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Additional Audio

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Linda Tillery, from the album Say Yo' Business

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The Aeolians Choir of Oakwood College, from Lift Ev'ry Voice and Sing

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The Choral Arts Society, from A Choral Tribute to Dr. Martin Luther King, Jr.

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Kelli Williams, from March On
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Lift Every Voice and Sing

audio icon Listen to Dave Person's report
Feb. 4, 2002 -- Like a nervous father-to-be outside the delivery room, James Weldon Johnson "paced back and forth" on his front porch, "repeating the lines" of his song "over and over to myself, going through all the agony and ecstasy of creating."

That's how Johnson's autobiography describes the process of writing "Lift Every Voice and Sing," which came to be known as the black national anthem. The song is the subject of the latest segment of Present at the Creation, an NPR series on the origins of American cultural icons. Dave Person reports for Morning Edition.

The year was 1900 and Johnson was a school principal in his hometown of Jacksonville, Fla. He was asked to speak at an Abraham Lincoln birthday celebration, but instead of speaking he decided to write a poem. With time running short, plans changed again and James asked his brother, music teacher J. Rosamond Johnson, to help him write a song.

James Johnson recalled that near the end of the first stanza, when the following two lines came to him, "the spirit of the poem had taken hold of me."

Sing a song full of the faith that the dark past has taught us
Sing a song full of the hope that the present has brought us

The brothers sent the song to their New York publisher and thought little more about it. But the public found it hard to forget. Children in the South and eventually throughout the United States continued to sing it. "The lines of this song repay me in elation, almost of exquisite anguish, whenever I hear them sung by Negro children," James Johnson wrote in 1935.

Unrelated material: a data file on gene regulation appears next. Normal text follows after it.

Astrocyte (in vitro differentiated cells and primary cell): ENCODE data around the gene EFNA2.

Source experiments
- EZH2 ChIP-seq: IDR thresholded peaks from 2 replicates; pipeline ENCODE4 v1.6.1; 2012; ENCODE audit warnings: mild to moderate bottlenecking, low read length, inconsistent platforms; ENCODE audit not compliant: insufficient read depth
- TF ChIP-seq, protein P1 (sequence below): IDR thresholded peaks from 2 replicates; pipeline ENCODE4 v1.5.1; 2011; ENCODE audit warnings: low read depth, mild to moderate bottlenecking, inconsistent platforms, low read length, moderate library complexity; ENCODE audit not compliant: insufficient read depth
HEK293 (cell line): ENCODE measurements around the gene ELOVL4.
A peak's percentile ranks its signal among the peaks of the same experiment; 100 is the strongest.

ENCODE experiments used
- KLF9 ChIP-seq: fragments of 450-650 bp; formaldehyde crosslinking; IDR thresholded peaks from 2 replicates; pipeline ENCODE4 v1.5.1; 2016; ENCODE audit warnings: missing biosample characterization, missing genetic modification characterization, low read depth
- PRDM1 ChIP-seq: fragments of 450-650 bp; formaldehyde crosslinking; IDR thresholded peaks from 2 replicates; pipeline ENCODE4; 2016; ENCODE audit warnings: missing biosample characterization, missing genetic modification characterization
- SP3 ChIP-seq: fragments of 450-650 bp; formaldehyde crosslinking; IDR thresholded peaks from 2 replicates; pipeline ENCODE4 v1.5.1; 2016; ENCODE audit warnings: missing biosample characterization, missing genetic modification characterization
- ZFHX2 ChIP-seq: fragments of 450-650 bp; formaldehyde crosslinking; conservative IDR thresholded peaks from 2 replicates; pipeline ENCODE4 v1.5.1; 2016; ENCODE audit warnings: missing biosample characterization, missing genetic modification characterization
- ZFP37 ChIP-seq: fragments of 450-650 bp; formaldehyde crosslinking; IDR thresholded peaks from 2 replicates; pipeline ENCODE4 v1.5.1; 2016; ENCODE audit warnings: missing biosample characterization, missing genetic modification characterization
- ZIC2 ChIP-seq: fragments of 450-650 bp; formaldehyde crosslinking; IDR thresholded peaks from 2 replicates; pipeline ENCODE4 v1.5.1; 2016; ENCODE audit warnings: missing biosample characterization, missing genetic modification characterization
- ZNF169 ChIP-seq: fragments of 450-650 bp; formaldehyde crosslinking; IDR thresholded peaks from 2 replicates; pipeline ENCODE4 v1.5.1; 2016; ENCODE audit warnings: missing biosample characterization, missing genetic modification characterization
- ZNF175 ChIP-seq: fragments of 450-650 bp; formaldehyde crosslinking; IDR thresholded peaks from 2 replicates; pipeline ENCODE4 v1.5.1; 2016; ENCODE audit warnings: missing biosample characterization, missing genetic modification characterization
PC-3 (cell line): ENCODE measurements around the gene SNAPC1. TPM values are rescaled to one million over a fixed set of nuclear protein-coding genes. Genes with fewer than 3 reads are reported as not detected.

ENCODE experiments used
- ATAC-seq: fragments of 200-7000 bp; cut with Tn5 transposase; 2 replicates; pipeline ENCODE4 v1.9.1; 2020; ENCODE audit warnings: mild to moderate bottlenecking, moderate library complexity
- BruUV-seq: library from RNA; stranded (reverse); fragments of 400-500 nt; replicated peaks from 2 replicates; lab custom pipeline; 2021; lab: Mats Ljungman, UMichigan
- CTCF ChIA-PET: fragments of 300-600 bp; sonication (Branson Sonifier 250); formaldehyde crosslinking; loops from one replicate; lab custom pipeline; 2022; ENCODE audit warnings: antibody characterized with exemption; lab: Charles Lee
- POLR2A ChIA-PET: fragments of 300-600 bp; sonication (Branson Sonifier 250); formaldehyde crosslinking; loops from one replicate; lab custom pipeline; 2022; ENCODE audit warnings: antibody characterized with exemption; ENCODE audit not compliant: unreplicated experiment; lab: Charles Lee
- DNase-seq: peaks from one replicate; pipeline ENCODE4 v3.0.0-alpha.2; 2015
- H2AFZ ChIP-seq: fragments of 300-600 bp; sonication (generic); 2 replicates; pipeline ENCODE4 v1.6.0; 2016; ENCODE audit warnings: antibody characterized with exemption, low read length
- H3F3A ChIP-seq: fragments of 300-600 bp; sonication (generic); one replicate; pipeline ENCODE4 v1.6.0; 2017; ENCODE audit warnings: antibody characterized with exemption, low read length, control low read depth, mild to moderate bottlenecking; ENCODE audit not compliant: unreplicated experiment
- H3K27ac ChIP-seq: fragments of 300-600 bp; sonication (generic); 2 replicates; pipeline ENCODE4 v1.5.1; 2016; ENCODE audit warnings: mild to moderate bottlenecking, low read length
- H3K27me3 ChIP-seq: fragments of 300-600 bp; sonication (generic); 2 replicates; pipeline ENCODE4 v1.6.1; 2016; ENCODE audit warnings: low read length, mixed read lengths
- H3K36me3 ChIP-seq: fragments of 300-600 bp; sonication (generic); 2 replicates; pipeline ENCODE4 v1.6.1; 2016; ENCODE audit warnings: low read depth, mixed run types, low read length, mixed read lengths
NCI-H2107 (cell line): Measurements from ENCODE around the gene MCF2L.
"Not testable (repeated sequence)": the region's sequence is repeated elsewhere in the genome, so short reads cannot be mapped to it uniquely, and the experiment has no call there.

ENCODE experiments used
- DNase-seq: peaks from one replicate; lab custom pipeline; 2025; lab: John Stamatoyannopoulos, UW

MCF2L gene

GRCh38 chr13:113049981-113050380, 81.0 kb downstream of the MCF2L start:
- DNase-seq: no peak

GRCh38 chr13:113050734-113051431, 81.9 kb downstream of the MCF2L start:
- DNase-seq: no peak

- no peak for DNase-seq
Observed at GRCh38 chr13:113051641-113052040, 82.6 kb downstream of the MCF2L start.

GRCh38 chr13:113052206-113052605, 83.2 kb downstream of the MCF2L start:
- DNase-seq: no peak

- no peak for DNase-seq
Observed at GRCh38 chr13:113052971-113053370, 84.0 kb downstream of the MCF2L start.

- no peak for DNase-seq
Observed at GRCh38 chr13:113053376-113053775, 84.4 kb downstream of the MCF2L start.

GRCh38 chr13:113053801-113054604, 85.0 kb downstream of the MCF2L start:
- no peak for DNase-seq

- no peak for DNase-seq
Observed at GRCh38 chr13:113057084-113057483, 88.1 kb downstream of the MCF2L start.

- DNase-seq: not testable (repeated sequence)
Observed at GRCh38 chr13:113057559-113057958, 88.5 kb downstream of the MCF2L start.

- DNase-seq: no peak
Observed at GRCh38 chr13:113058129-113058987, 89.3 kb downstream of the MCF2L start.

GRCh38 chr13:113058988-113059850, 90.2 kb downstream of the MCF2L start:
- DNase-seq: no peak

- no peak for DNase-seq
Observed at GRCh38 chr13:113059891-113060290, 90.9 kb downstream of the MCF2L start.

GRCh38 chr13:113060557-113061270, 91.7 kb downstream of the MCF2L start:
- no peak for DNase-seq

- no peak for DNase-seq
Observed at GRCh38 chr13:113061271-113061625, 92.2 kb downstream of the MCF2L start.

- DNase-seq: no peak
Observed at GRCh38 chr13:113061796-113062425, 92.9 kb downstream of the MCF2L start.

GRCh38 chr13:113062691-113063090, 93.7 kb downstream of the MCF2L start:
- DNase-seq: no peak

And it became a popular selection for church choirs -- a tradition that continues today.

James Johnson went on to write a novel, Autobiography of an Ex-Colored Man. He also composed poetry and, with Rosamond, turned out over 200 songs for the stage. James also was appointed U.S. consul to Venezuela and later Nicaragua. In 1920, he became executive secretary of the National Association for the Advancement of Colored People. The NAACP adopted "Lift Every Voice and Sing" as its official song.

Julian Bond, the current NAACP chairman, says that even all these decades later, the song still holds deep meaning for the civil rights movement. "When people stand and sing it, you just feel a connectedness with the song, with all the people who've sung it on numerous occasions, happy and sad over the 100 years before."

Other Resources

• Read the words to "Lift Every Voice and Sing."

• Read more about James Weldon Johnson in Modern American Poetry

• Read an excerpt from Lift Every Voice and Sing, A Celebration of the Negro National Anthem; 100 Years, 100 Voices, Julian Bond and Sondra Kathryn Wilson editors

• Visit "Lift Every Voice, Music in American Life," an online exhibit at the University of Virginia Library

James Weldon Johnson
James Weldon Johnson referred to his song as the "Negro National Hymn."
Photo: Yale Collection of American Literature, Beinecke Rare Book and Manuscript Library

J. Rosamond Johnson by piano J. Rosamond Johnson wrote the music for Lift Every Voice.
Photo: Yale Collection of American Literature, Beinecke Rare Book and Manuscript Library

Augusta Savage's The Harp Augusta Savage's The Harp was inspired by "Lift Every Voice and Sing."
Photo: Beinecke Rare Book and Manuscript Library